Ullrich, who was second behind Armstrong in 2000 and 2001, thinks the American has never been in a trickier position going into the second half of the Tour. He said: "Lance had certainly expected to be in a better position at this stage. In the last few years you never saw his main rivals just a few seconds behind him after the first mountain stages."

Armstrong, from Texas, leads the second-placed Kazakh, Alexander Vinokourov, by a only 21 seconds.

© Copyright Daily Peloton 2003

Meanwhile from the Philadelphia Inquirer, USA, Bob Ford, rather than use the ubiquitous World Press, releases has an excellent effort at explaining to the non cycling USA readers the atmosphere and dynamics of the Tour de France.

For the European reader, the paper is a strange affair, apart from our featured article, David Whitely seriously asks the question “Is Armstrong an athlete?” However, Bob Ford seems to capture perfectly the atmosphere of the Tour and its mysteries to the average “Eagles” fan (apparently a USA Football team).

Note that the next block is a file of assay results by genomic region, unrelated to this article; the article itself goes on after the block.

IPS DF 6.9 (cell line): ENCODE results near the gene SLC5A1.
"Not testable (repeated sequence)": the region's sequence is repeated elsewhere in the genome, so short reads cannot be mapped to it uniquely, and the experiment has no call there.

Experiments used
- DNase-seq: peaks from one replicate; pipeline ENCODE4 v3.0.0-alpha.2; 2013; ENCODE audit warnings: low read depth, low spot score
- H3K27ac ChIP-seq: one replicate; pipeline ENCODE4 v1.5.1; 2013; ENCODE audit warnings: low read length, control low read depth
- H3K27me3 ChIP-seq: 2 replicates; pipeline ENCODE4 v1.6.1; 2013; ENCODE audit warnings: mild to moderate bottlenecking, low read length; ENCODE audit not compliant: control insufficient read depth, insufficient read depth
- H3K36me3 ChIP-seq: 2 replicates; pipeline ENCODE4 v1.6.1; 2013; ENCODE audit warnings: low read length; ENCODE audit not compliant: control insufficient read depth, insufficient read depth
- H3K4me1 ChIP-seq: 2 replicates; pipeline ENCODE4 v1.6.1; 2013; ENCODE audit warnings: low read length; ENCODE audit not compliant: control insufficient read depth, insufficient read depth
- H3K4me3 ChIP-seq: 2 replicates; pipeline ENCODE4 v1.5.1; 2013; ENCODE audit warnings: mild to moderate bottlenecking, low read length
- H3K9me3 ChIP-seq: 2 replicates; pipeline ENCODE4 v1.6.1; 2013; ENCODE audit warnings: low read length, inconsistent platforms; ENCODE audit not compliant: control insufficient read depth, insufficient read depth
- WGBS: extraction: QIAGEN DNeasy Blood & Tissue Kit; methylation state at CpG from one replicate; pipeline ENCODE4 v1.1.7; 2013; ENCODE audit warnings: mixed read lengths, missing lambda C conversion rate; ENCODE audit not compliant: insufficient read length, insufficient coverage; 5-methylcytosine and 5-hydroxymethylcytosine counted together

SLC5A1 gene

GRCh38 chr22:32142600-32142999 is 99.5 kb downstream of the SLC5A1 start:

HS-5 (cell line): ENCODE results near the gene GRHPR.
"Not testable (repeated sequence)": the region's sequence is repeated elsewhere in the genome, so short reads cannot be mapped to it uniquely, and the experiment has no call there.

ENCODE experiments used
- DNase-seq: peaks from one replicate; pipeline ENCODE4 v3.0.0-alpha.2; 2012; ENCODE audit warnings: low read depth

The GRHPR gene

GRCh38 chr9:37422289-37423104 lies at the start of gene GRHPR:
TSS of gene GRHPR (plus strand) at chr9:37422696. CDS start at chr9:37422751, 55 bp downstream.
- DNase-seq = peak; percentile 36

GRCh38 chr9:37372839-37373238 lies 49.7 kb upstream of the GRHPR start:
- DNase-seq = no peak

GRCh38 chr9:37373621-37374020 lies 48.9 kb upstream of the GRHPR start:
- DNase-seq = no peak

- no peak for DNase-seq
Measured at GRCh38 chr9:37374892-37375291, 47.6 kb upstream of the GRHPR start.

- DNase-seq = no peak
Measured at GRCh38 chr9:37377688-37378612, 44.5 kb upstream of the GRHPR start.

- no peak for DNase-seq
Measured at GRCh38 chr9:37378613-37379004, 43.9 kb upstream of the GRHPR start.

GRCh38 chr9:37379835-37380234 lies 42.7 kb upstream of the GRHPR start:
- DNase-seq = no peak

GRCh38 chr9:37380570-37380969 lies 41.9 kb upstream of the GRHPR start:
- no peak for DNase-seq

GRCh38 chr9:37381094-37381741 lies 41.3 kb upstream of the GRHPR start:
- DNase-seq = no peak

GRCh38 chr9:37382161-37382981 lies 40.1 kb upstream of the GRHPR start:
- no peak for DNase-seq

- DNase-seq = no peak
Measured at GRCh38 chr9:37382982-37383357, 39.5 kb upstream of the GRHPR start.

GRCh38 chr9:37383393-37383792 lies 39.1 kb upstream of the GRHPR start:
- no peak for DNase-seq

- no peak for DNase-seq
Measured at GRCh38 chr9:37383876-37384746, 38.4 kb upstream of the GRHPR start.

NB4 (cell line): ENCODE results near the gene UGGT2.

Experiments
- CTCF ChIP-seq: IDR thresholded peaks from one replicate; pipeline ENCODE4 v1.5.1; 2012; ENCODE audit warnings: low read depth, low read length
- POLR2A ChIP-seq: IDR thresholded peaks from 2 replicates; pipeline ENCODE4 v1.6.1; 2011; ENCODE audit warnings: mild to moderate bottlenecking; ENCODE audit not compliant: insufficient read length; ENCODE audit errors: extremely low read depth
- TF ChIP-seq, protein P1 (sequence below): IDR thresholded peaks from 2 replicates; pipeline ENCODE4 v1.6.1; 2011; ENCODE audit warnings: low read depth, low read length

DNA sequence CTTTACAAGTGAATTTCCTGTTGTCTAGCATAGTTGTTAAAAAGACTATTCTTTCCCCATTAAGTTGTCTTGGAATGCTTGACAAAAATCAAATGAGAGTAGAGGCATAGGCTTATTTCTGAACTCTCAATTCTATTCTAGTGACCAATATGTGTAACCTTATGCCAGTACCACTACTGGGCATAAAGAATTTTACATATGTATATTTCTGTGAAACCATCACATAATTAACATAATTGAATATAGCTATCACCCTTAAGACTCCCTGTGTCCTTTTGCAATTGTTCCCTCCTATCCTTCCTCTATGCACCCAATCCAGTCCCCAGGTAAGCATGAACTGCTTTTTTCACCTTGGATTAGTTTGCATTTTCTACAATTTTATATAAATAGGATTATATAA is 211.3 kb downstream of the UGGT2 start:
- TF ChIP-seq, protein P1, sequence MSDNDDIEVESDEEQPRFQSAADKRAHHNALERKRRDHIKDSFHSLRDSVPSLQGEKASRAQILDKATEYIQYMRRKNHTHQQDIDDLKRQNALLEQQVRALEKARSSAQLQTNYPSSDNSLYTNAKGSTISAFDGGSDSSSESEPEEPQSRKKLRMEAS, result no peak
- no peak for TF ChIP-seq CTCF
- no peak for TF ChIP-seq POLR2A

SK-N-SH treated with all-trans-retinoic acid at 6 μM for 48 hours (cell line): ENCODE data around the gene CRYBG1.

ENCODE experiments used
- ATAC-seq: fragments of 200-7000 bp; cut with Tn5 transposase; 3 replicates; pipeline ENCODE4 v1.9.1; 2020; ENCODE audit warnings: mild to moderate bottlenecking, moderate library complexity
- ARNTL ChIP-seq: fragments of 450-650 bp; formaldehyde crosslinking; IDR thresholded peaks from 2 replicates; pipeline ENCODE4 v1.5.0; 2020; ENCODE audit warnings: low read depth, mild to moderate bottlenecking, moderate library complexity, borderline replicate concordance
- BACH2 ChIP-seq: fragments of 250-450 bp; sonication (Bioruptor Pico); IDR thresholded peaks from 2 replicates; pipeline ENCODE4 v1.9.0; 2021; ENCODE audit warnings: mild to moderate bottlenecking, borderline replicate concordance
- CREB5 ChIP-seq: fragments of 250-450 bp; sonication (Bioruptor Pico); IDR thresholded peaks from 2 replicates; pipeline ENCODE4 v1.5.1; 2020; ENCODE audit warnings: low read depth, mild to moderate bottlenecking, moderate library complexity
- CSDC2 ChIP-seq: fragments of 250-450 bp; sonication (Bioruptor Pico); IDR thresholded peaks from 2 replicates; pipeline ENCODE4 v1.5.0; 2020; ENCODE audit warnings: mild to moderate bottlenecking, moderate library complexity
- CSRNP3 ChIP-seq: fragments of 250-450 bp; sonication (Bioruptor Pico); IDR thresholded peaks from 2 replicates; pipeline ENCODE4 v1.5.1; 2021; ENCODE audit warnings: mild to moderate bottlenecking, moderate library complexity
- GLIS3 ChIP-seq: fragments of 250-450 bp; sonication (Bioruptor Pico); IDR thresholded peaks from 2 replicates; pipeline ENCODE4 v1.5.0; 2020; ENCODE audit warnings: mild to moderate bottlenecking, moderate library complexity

To read the original article click here.

Covering Tour de France can be a rat race

By BOB FORD

Philadelphia Inquirer

ABOARD THE TGV Train in France - The orchards and farms and fields of bright sunflowers roll away quickly beneath the scorching sun, transformed into a travelogue that gathers and unfurls beside the train route. Back along the Mediterranean, the Tour de France has paused for a rest day, and there is time to consider the question asked by everyone who has not tried to chase this competition for a few days as it circumnavigates a country the size of Texas:

What is it like?

A working life, somewhat misspent perhaps, of watching sporting events should at least provide a point of comparison, some way to express how the storied bicycle race is similar to - what? A Super Bowl? An Olympics? A marathon? It is like all of those, but none of those, particularly to the people of the country who gather along the course to watch a small bit of history roll through their towns, past their blinking cattle, and then away again.